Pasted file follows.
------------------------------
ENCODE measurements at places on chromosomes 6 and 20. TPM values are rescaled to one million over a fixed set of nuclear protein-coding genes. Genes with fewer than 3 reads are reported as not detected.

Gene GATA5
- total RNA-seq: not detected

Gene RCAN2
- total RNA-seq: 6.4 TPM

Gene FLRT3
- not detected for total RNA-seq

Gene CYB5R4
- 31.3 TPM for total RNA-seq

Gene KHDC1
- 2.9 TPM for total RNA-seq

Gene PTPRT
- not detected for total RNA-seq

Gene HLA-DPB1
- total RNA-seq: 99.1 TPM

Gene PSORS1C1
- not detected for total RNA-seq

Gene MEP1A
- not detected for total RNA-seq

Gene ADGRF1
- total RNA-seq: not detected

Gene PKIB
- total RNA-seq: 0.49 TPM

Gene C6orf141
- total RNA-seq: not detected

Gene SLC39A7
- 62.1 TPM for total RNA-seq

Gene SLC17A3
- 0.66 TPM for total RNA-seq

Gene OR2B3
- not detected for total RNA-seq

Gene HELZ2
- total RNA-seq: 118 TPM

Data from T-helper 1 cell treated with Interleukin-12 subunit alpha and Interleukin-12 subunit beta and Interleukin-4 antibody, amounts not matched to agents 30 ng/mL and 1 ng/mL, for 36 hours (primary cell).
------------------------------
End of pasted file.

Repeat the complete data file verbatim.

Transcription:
ENCODE measurements at places on chromosomes 6 and 20. TPM values are rescaled to one million over a fixed set of nuclear protein-coding genes. Genes with fewer than 3 reads are reported as not detected.

Gene GATA5
- total RNA-seq: not detected

Gene RCAN2
- total RNA-seq: 6.4 TPM

Gene FLRT3
- not detected for total RNA-seq

Gene CYB5R4
- 31.3 TPM for total RNA-seq

Gene KHDC1
- 2.9 TPM for total RNA-seq

Gene PTPRT
- not detected for total RNA-seq

Gene HLA-DPB1
- total RNA-seq: 99.1 TPM

Gene PSORS1C1
- not detected for total RNA-seq

Gene MEP1A
- not detected for total RNA-seq

Gene ADGRF1
- total RNA-seq: not detected

Gene PKIB
- total RNA-seq: 0.49 TPM

Gene C6orf141
- total RNA-seq: not detected

Gene SLC39A7
- 62.1 TPM for total RNA-seq

Gene SLC17A3
- 0.66 TPM for total RNA-seq

Gene OR2B3
- not detected for total RNA-seq

Gene HELZ2
- total RNA-seq: 118 TPM

Data from T-helper 1 cell treated with Interleukin-12 subunit alpha and Interleukin-12 subunit beta and Interleukin-4 antibody, amounts not matched to agents 30 ng/mL and 1 ng/mL, for 36 hours (primary cell).